By Tom Oder

Will Koval, left, and Ellen Augustine pose at the Dunwoody High School garden that Grow Dunwoody planted last year.

Grow Dunwoody kicked off the school year with a new team of enthusiastic leaders.

Will Koval, a senior at Dunwoody High School, where Grow Dunwoody originated and is based, is the new director of the program.

Koval is a member of the city’s Sustainability Commission and co-president of Dunwoody’s Environmental Coalition.

He succeeds Danny Kanso, who founded Grow Dunwoody a year ago as a student-led effort to develop and use organic gardening as a way to demonstrate sustainable and eco-friendly practices at each school in the Dunwoody cluster. Kanso is now a freshman at the University of Georgia.

The other three members of Grow Dunwoody’s student leadership team, all seniors, and the faculty advisor are: Hardika Dhir, assistant director, Marjorie Williams, manager of operations, and David Heavern, administrator and operator of the Grow Dunwoody website (

Ellen Augustine, who teaches Advance Placement Environmental Science and Chemistry, is the faculty sponsor for Grow Dunwoody and the DHS environmental club.

Kovall, a Grow Dunwoody volunteer last year, recently discussed the leadership team’s plans for the year ahead with Augustine.

At the top of their list is a fundraising kickoff event being planned for mid-September at Café Intermezzo, 4505 Ashford Dunwoody Road.

The purpose of the event, Koval said, is to raise funds for establishing and maintaining organic vegetable beds at Peachtree Middle School, which serves as a link to the elementary schools in the cluster and Dunwoody High.

Other goals for the academic year include:

A solar project. A small panel that can be used for various educational purposes by physics and environmental science classes will be installed at Dunwoody High.

Adopt a spot. Grow Dunwoody will work with the Dunwoody Homeowners Association to find public land such as islands in public roads that can be used for sustainable vegetable gardens.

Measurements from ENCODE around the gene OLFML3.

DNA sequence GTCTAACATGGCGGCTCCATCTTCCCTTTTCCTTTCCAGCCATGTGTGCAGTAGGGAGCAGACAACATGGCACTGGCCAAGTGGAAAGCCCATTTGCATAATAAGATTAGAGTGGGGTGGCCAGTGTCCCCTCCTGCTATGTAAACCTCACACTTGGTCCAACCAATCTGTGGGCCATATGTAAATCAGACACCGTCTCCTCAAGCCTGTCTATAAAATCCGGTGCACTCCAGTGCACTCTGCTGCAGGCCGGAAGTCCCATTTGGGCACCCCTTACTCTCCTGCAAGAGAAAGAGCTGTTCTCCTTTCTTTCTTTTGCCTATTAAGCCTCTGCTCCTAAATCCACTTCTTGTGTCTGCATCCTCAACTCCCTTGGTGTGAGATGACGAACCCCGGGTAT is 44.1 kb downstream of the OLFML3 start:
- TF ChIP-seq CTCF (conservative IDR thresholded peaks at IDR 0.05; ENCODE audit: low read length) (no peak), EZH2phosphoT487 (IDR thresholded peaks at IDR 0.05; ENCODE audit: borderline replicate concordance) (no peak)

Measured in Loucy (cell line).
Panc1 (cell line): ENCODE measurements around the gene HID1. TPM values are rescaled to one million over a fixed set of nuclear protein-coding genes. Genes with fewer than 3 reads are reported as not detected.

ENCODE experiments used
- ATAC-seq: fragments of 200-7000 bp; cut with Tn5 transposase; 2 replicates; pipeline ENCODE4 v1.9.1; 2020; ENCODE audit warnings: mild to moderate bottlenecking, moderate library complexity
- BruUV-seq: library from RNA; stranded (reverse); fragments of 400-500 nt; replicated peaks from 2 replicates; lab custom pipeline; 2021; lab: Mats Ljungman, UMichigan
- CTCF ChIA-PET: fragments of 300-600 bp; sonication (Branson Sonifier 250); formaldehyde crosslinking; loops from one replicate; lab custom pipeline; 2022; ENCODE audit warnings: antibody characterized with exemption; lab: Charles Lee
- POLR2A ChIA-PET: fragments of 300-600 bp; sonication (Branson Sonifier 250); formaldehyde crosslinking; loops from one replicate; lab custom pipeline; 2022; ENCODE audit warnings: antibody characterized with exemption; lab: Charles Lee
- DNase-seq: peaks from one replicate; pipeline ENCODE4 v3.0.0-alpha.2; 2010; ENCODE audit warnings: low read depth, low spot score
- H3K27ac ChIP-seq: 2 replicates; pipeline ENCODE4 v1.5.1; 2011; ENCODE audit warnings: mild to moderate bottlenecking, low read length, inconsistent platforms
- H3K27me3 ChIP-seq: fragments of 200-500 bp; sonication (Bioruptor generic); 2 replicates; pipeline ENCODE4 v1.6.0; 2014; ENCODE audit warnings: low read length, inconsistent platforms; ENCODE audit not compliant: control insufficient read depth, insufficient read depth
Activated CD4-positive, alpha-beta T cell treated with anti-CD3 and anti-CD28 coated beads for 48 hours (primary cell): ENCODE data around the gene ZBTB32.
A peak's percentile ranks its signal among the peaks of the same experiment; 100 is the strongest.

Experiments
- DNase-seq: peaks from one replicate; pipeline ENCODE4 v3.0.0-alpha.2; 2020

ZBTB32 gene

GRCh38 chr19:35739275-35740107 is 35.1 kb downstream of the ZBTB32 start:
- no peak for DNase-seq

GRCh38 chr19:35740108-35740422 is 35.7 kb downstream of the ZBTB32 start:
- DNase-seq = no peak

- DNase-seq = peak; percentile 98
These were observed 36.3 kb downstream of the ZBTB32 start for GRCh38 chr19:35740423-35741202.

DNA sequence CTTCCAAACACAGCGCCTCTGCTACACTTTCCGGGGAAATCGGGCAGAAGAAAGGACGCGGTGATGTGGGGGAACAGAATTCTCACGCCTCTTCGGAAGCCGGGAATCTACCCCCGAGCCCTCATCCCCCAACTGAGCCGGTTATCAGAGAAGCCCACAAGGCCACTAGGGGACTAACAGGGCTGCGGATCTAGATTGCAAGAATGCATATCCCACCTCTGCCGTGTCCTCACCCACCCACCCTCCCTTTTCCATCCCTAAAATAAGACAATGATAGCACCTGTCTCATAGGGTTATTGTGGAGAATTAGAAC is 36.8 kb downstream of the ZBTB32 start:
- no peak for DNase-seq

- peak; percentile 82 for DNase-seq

Vegetable beds at Dunwoody High. The students have two growing seasons. They’ll plant winter vegetables about the time of the September kickoff event.

Native plants at Dunwoody High. Grow Dunwoody will plant a wide variety of natives in the inner courtyard for use in studying environmental stability and medicinal uses.

Chesnut Charter’s summer garden

Chesnut Charter’s garden share program has worked out really well, parent volunteer Carissa Malone said. Eight families have watered, weeded and harvested the garden for one week each since school ended in the spring. Harvests have included garlic, tomatoes, zucchini, many different herbs, swiss chard and strawberries. The watermelon, cucumbers, pumpkin and sweet potatoes are growing well and will be harvested in upcoming weeks.

Plans for the fall garden will be similar to last year. Parent volunteers and teachers will involve as many students as they can with planting seeds and harvesting. Most of the planting will happen in September. The goal is to harvest lettuce and radishes by October, and cabbage and carrots in January and February. Chard, kale and many kinds of herbs will be grown throughout the winter.

Vanderlyn pumps out pumpkins

Pumpkins and sweet potatoes have been growing in the school garden throughout the summer. The pumpkins are for “Pumpkin Math” on Halloween, parent volunteer Tina Wilkinson said. Students estimate the weight of each pumpkin and then weigh them to see if their estimates are close.

Fourth graders will harvest the sweet potatoes as part of their Social Studies curriculum about Native Americans and the crops they grew in northern Georgia. The potatoes were planted when the students were third graders.